Real estate investment trusts deserve a spot in every income investor’s portfolio. They generate steady cash flow, provide the opportunity for long-term income and capital growth and – if you focus on high-quality REITs – let you sleep soundly.
Today, we’ll look at three REITs that check of all these boxes. As a bonus, even though REITs as a sector have rallied this year, all three are trading at a discount to their net asset value, which makes them even more appealing. (Disclosure: I own all three personally).
Remember to do your own due diligence before investing in any security.
SmartCentres REIT (SRU.UN)
Yield: 5.8 per cent
SmartCentres offers a nice combination of defence and offence: a stable portfolio of more than 150 outdoor malls, most anchored by a Walmart, and a robust development pipeline that includes retail, residential and office properties. “We believe [SmartCentres’] steady/predictable portfolio is well understood but not necessarily the value of the embedded upside from an outsized intensification/development opportunity,” RBC Dominion Securities analyst Michael Smith, who rates the units a “top pick,” said in a recent note. Over the next five years, SmartCentres and its partners plan to develop more than 50 projects valued between $7-billion and $8-billion, with SmartCentres’ share valued at about $3-billion. “In the meantime, investors get well-paid to wait,” Mr. Smith said. In addition to paying an attractive yield, SmartCentres has raised its distribution for five consecutive years, including a 2.9-per-cent hike announced along with second-quarter results in August. Yet the payout ratio is a comfortable 84 per cent of adjusted funds from operations (AFFO). Another plus: SmartCentres has the highest insider ownership in the REIT sector, which aligns management’s interests with those of unit holders. For all of SmartCentre’s strengths, however, the REIT trades at roughly a 7-per-cent discount to the net asset value (NAV) of its real estate, providing an “attractive margin of safety” for investors, Mr. Smith said.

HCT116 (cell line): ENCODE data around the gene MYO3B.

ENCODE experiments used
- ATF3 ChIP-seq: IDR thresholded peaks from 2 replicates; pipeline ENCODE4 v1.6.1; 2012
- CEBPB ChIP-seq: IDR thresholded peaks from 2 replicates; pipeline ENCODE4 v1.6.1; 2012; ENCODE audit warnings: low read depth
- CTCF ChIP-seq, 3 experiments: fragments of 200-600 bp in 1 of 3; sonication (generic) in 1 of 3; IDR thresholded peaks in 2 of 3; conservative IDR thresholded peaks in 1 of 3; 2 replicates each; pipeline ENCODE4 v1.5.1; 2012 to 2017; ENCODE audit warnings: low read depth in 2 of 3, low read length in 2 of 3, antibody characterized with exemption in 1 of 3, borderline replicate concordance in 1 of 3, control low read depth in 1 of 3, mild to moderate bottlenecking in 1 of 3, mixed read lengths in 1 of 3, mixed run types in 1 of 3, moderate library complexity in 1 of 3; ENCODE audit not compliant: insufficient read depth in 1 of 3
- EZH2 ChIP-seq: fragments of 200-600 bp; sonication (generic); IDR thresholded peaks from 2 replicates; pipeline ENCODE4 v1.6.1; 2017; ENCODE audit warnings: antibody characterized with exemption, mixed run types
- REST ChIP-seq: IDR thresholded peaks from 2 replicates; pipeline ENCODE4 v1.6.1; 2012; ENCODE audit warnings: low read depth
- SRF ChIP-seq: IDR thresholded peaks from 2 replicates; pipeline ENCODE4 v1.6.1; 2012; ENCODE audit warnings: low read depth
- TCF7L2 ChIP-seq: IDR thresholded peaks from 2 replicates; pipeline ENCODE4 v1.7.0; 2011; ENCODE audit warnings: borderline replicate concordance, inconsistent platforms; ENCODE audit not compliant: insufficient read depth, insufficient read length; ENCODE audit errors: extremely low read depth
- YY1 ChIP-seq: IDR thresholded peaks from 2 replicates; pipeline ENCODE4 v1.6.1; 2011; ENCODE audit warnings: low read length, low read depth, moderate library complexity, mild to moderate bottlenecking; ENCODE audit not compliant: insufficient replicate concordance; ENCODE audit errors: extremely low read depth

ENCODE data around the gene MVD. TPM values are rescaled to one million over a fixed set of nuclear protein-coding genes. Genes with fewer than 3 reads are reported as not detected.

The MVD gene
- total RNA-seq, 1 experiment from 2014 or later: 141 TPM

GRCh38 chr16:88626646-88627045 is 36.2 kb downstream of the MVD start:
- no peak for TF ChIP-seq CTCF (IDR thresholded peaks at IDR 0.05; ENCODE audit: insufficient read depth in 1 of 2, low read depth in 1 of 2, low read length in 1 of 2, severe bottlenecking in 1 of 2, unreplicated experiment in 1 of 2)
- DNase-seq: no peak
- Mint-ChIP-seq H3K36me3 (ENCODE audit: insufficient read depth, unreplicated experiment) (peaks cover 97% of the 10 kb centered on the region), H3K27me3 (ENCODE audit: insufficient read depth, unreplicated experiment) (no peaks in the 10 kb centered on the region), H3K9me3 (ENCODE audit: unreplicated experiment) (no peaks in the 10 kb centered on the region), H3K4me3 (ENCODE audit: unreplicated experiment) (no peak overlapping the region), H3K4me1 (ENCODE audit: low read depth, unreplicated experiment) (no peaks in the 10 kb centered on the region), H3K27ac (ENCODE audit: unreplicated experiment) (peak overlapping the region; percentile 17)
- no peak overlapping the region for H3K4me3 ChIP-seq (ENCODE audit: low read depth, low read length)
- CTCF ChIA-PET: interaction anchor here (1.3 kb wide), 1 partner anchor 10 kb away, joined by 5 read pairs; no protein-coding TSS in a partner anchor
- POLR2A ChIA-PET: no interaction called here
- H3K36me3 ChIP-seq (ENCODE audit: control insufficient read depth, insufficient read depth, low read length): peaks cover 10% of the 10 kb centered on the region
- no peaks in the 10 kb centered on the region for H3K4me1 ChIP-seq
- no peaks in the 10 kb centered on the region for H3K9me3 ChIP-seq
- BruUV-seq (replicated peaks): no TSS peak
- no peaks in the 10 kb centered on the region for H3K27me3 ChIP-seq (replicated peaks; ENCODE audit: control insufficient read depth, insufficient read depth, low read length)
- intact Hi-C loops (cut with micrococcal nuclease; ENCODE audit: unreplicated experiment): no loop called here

H&R REIT (HR.UN)
Yield: 6.9 per cent
H&R has faced its share of challenges, including the loss of Target and Sears stores in Canada, which helps explain the REIT’s sluggish share price and elevated yield. But H&R is working through its issues: Eight of H&R’s nine former Target locations have been fully or partially re-leased, and redevelopment of eight former Sears stores has started – with H&R expecting substantial rent uplifts in both cases when the process is completed. Also this year, H&R completed the sale of most of its U.S. retail assets for about US$633-million, with proceeds used to repay debt and to fund higher-growth initiatives including acquisitions in its U.S.-based Lantower Residential subsidiary. Michael Markidis of Desjardins Securities, who rates the units a buy, said 2018 “should represent trough earnings” for H&R, which is poised to generate midsingle-digit earnings growth in 2019 and 2020 driven by Lantower, completion of the 1,871-suite Jackson Park residential development in Long Island City, N.Y., and the recently acquired River Landing mixed-use project in Miami that will include retail, office and residential properties. Reflecting H&R’s challenges, the units trade at a 17-per-cent discount to NAV, Mr. Markidis said. While the payout ratio is elevated at an estimated 96 per cent of AFFO this year, it should fall to a more manageable 89 per cent by 2020, RBC analyst Neil Downey said in a recent note.
RioCan REIT (REI.UN)
Yield: 5.7 per cent
RioCan, Canada’s largest retail REIT, is in transition as it re-leases former Sears space, works to sell off about $2-billion in non-core assets (a process that is roughly half done) and increasingly focuses on mixed-use developments in major urban markets. One example is The Well, which is located at the corner of Front Street and Spadina Avenue in Toronto and will include about 1.1 million square feet of office space, 500,000 square feet of retail and food services and 1,800 residential units by the time the seven-building project is completed in 2023. While investors wait for The Well and other developments to begin contributing to RioCan’s bottom line, shareholders collect an attractive distribution that is supported by an AFFO payout ratio of 86 per cent and “one of the most disciplined balance sheets in the sector,” according to Raymond James analyst Ken Avalos, who rates RioCan “outperform.” Despite RioCan's brightening outlook, the units still trade at roughly an 8-per-cent discount to NAV.